Michael Moore: new Oscar docs process is more transparent

LOS ANGELES (TheWrap.com) - New rules in the Oscar documentary process are not going to make things harder for documentary filmmakers, director and AMPAS governor Michael Moore told TheWrap.

Instead, he said, the rules that go into effect this year are going to make what Moore called "a crazy, Byzantine process" more open, more democratic and more transparent -- and they're going to fix a process that has led to decades of snubs, surprises and inexplicable decisions.

"I saw a headline that said documentary filmmakers were fearing the changes," Moore said in a lengthy interview. "We've feared the process for the last 20 years -- this is the elimination of that fear."

And if anybody should be worried about the new rules, it's not the makers of small docs, it's a giant in the doc field, HBO (which he did not single out by name, but which is one clear target of the new rules).

The changes led to some controversy when the New York Times revealed a new requirement that films need to be reviewed in the New York Times or the Los Angeles Times in order to qualify for Oscar consideration.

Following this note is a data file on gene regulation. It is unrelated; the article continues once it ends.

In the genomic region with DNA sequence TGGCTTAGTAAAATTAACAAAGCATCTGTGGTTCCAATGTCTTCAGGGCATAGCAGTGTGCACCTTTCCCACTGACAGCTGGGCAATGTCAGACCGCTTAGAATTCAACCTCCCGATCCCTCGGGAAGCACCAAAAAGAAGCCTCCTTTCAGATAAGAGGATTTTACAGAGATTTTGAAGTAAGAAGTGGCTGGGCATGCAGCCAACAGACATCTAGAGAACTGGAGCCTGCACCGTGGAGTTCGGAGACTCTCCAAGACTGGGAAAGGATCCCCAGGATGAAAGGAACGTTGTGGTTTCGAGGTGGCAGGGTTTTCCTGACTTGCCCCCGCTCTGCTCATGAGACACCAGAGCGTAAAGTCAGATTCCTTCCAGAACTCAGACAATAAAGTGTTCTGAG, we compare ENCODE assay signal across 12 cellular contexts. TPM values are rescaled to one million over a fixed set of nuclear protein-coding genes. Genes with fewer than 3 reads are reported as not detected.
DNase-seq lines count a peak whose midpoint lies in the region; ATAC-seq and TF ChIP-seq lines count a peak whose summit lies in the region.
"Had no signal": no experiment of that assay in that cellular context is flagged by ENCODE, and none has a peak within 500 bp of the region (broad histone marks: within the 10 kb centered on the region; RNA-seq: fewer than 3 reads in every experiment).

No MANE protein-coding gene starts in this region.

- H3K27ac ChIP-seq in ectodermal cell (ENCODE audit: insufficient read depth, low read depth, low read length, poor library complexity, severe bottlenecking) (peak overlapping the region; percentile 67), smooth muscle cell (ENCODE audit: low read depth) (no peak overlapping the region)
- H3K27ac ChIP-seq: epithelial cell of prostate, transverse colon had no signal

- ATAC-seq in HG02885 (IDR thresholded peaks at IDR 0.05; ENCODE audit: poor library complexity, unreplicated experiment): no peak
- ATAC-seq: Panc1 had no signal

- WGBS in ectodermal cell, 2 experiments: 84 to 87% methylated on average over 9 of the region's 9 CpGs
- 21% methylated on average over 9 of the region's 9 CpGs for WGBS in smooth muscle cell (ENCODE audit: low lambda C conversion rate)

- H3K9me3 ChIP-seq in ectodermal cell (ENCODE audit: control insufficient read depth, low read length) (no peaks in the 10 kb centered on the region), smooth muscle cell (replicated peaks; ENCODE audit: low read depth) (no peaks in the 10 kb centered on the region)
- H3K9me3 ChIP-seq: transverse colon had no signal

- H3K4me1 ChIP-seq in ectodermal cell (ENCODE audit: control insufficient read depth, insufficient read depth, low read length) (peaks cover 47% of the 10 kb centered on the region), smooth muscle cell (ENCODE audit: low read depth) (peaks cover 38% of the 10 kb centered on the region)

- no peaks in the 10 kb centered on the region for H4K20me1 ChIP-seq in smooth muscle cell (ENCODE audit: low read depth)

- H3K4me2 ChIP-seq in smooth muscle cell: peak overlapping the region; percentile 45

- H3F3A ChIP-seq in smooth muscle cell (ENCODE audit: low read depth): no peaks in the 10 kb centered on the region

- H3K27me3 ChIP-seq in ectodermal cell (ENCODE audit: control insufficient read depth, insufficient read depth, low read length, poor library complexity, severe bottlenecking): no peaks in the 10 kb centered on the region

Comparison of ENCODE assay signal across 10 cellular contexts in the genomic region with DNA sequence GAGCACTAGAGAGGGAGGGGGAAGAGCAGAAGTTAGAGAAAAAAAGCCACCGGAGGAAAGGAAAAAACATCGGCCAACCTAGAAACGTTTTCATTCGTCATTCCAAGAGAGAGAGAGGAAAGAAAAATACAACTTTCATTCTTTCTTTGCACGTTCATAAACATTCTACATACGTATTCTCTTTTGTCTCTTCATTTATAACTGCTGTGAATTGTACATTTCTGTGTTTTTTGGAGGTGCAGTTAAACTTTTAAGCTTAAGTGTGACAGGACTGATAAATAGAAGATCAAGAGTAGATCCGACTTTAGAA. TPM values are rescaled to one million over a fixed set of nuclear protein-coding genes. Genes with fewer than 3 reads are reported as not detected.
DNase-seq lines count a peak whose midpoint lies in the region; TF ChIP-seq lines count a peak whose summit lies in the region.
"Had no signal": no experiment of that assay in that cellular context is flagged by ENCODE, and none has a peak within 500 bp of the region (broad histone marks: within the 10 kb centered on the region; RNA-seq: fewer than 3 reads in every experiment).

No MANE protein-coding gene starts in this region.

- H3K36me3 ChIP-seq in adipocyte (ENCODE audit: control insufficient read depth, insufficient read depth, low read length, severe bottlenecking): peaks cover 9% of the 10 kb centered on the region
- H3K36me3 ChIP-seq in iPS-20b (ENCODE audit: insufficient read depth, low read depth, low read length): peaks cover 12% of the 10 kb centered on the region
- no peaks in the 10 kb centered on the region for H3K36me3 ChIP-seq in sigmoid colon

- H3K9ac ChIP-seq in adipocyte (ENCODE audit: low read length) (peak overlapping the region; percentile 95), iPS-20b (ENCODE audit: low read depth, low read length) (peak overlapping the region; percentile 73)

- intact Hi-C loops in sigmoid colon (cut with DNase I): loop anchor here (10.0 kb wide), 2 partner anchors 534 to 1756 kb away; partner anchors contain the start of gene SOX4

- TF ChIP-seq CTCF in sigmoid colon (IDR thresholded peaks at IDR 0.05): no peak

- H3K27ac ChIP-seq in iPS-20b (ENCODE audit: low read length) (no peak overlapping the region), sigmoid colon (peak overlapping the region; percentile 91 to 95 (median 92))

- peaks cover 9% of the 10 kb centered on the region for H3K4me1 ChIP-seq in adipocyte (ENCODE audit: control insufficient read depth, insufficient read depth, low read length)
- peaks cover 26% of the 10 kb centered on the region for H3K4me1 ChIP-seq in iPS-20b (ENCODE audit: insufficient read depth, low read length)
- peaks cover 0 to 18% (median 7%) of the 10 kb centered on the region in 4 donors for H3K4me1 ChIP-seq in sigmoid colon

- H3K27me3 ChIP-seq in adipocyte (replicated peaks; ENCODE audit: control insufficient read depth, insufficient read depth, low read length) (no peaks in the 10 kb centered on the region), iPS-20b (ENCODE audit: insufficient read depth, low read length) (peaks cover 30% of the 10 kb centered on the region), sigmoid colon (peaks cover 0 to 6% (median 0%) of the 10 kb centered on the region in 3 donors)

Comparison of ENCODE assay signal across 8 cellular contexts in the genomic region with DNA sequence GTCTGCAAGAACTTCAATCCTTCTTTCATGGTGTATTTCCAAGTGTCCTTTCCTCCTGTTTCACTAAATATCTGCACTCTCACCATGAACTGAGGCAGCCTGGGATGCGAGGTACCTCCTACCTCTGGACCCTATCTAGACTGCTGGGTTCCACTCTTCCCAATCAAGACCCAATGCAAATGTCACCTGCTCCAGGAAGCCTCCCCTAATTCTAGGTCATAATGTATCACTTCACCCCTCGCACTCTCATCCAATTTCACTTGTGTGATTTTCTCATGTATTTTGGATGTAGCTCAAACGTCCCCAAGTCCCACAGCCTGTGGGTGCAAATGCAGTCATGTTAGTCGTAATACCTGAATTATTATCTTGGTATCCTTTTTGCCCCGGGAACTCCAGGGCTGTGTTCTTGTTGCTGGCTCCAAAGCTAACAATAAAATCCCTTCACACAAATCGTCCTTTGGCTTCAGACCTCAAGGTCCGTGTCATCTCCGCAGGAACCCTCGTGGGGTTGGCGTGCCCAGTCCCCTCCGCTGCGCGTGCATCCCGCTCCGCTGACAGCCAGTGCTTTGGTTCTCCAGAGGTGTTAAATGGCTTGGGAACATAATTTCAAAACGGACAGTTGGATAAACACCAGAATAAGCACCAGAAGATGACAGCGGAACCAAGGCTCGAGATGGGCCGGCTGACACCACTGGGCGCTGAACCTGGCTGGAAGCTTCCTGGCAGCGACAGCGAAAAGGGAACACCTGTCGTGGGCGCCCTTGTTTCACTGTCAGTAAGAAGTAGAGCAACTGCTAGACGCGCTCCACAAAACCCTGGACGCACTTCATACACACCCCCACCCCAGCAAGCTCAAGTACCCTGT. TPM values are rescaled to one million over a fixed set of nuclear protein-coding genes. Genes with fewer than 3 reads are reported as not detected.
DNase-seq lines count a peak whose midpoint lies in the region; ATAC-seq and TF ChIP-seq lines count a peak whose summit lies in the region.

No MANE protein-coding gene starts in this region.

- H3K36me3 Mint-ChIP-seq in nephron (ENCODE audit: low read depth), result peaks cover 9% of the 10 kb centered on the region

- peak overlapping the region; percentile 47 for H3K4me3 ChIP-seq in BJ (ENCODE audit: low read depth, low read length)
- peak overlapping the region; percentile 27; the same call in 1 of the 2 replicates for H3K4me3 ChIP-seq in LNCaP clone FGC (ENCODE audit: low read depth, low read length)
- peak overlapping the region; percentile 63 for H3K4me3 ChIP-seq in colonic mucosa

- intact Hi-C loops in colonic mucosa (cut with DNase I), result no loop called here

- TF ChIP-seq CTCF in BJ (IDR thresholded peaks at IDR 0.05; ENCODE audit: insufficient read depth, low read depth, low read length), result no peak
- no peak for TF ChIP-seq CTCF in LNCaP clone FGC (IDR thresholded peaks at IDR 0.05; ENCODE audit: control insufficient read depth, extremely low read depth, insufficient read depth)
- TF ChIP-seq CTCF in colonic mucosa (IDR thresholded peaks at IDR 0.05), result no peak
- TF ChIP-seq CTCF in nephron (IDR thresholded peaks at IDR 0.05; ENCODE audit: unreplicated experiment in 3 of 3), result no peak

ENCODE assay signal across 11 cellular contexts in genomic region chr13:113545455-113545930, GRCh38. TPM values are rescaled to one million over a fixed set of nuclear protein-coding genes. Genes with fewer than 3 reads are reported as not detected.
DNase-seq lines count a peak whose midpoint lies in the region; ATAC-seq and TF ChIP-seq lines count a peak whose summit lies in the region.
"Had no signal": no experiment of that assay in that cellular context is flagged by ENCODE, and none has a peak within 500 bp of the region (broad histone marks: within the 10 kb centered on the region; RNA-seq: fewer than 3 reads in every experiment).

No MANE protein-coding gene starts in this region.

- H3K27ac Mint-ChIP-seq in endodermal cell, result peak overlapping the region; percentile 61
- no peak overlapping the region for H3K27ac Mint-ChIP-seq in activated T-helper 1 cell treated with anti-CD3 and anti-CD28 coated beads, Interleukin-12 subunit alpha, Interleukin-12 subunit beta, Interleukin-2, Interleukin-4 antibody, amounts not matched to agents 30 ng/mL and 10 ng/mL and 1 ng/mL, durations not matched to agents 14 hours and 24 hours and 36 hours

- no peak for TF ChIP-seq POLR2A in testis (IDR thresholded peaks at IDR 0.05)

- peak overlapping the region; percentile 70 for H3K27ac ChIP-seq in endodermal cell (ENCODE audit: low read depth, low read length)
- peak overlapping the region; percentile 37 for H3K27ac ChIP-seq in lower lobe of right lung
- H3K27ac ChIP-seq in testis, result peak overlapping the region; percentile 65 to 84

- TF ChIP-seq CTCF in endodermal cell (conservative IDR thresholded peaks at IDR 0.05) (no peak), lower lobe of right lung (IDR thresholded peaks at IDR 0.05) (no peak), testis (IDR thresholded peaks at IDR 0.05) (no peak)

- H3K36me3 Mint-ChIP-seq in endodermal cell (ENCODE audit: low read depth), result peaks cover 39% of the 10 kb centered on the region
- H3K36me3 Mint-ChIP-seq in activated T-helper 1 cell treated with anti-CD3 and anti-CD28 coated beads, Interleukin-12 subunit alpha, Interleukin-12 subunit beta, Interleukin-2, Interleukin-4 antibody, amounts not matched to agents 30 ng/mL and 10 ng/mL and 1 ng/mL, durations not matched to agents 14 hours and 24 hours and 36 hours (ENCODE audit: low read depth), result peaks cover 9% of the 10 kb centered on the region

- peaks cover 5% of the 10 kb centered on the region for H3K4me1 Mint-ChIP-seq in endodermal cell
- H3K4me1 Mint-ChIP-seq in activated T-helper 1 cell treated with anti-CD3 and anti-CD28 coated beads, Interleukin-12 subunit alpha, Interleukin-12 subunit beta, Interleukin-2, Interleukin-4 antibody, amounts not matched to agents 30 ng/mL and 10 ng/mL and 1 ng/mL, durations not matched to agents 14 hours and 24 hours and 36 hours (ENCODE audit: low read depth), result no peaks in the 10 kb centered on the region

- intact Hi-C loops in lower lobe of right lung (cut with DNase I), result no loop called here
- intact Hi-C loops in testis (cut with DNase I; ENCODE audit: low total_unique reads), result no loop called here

But Moore, the architect of and prime lobbyist for the new system, described the review rule as a small part of a major overhaul. The main change is the elimination of the committees that have been responsible for nominations for decades.

In its place, the documentary branch will do what most Academy branches do: All members of the branch will vote for the nominations, and all members of the Academy will vote for the final awards.

"Why is it that year after year, so many great documentaries don't even make the shortlist?" Moore asked. "The main problem is committees, and I made it my mission to eliminate those committees."

Others, including TheWrap, have been lobbying for a change to the committee system for years. In fact, Moore said that a 2010 story in TheWrap was a particularly accurate summation of the problems with a process in which volunteers from the branch were assembled into small committees and given a number of films to score on a scale of six to 10.